But leave the house and things start to change. You notice that others seem to be making more money than you. First it’s the “smart money” raking in the dough—those who had the foresight and fortitude to buy during the last panic, when everyone else was retreating. You’re OK with that. Investing is their full-time job. You can’t expect to compete with them.

But as the bull market charges higher, the caliber of people making more money than you sinks lower. The mailman starts giving you stock tips. And your gardener’s brand-new Mustang, parked in your driveway just behind your sensible, 2011 Toyota Corolla, starts to irritate you.

Your brother-in-law is the last straw. He thinks he’s so smart, but he’s really just lucky to somehow always be in the right place at the right time. I mean, just last month you had to pick him up from a NASCAR tailgate after security kicked him out for lewd behavior—and now he’s taking the family to Europe with his stock market winnings?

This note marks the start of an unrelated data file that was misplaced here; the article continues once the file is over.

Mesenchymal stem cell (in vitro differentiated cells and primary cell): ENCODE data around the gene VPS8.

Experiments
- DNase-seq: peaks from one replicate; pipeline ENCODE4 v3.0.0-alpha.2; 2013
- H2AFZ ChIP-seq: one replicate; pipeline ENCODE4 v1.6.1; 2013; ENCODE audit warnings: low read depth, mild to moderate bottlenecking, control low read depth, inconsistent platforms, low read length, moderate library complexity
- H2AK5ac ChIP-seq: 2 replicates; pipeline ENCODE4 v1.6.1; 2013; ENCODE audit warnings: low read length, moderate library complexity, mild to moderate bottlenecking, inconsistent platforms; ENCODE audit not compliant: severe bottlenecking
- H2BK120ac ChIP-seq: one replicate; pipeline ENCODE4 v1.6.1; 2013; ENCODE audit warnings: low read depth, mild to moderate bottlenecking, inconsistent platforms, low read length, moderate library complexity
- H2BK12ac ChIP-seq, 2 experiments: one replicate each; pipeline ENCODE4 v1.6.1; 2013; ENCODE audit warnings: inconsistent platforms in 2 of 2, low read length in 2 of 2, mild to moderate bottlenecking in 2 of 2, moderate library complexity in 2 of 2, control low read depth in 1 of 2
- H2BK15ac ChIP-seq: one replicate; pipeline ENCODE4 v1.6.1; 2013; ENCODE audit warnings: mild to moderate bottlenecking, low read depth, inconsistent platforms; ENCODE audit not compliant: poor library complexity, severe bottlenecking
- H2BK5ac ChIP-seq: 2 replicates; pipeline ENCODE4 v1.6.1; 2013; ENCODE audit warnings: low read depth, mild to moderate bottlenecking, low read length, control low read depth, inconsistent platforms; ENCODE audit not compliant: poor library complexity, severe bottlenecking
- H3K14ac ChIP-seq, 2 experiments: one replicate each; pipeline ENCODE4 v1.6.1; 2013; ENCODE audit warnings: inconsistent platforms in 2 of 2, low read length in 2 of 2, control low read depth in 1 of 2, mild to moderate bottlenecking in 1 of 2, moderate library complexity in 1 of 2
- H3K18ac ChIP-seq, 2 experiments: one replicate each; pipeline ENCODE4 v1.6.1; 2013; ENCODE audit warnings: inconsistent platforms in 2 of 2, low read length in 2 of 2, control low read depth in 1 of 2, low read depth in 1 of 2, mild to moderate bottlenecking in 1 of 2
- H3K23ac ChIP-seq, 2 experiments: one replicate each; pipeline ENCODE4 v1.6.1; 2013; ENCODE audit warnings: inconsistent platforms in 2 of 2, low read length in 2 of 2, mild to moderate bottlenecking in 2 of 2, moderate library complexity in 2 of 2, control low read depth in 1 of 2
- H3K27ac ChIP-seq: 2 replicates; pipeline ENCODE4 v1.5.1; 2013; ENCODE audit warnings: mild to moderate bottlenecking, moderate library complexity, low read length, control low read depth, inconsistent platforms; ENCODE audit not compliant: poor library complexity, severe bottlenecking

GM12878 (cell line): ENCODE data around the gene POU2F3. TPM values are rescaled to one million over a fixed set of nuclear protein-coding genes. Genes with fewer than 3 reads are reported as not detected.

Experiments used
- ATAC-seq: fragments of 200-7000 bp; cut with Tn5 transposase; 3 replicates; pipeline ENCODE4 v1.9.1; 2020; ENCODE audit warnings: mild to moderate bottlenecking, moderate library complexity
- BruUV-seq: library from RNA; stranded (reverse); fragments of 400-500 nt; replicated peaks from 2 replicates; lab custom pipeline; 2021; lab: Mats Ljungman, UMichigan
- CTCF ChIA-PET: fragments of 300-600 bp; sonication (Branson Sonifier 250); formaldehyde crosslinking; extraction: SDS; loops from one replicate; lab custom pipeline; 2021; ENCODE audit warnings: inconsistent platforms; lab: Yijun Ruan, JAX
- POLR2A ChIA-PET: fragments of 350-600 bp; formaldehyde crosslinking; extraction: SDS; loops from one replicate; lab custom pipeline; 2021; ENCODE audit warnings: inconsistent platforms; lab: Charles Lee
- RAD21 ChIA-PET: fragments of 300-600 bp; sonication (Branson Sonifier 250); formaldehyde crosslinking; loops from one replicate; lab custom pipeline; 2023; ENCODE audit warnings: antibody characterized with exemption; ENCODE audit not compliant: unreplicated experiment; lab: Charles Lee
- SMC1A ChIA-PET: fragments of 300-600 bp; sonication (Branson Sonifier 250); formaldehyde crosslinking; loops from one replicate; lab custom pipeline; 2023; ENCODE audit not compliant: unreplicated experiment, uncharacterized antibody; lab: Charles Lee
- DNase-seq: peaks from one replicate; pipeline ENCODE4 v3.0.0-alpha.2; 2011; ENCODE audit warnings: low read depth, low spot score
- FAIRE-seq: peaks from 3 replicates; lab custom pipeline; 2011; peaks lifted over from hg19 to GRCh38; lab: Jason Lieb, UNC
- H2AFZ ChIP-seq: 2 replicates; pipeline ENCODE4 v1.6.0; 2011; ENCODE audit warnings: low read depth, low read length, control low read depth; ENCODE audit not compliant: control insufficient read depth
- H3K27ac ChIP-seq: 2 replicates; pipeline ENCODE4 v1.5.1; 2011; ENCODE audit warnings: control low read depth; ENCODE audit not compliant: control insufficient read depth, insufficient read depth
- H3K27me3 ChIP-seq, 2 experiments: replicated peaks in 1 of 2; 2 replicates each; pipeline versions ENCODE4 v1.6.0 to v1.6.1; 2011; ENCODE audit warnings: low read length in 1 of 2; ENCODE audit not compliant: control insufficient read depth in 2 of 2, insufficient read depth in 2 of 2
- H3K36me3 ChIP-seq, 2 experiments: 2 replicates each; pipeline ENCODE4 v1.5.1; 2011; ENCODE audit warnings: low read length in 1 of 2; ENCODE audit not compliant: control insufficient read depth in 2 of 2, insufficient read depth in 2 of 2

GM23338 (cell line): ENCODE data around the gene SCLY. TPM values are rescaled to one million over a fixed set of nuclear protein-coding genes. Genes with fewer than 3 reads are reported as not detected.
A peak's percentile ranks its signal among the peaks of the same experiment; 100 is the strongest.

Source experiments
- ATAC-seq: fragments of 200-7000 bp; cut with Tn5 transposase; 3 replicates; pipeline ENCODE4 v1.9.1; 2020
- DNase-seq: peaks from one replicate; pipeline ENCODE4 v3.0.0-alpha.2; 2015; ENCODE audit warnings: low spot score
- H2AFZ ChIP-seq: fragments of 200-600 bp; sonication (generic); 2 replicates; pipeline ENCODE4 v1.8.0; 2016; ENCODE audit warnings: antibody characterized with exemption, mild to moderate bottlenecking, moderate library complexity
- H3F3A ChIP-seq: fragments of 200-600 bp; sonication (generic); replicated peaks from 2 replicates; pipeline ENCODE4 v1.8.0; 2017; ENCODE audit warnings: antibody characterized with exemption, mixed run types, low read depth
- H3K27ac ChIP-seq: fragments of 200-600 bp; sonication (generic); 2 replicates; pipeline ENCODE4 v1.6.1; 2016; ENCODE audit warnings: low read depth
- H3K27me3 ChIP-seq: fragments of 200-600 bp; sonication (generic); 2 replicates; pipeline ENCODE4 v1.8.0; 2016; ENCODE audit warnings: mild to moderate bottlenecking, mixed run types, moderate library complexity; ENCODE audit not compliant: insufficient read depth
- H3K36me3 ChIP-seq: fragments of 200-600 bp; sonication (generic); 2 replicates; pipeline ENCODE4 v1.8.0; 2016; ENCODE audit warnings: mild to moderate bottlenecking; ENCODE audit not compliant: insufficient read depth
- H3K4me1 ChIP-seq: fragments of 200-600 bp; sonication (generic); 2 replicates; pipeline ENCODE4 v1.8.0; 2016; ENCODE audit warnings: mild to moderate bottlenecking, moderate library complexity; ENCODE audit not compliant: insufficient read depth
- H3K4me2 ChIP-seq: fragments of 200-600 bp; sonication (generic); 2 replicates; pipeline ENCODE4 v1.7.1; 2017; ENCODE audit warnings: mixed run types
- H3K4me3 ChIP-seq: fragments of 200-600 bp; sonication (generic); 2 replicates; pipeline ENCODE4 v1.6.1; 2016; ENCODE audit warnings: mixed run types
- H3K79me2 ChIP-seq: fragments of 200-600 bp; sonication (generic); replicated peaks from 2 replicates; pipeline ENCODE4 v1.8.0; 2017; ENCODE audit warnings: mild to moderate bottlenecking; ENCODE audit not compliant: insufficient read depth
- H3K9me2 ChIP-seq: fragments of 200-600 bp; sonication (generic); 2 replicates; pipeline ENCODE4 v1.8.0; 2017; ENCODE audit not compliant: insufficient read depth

If that guy can make $30,000 in the market in six months, you should be a millionaire.

Now you feel like a sucker for holding so much cash. Why earn a pitiful 0.5% interest when you could be making… hang on, how much did the S&P 500 gain last year? 29.6%?

Some quick extrapolation shows that if you invest all of your cash right now, you can retire by 2023. Factor in a couple family trips to Europe, and we’ll call it 2024 to be safe.

Cash Is Trash… Until It’s King

Such is the (slightly exaggerated) psychology of a bull market. FOMO is a powerful motivator and causes smart investors to do stupid things, like go all-in at the worst possible moment. Which is no small concern, since it undermines one of the most powerful investment strategies: keeping liquid cash in reserve to invest during market panics.

Take the roaring ‘20s as a long-ago but pertinent example. The surging stock market of that era caused a whole lot of FOMO. Seeing their friends get rich, people who had never invested before piled into stocks.

Of course, we know how that ended.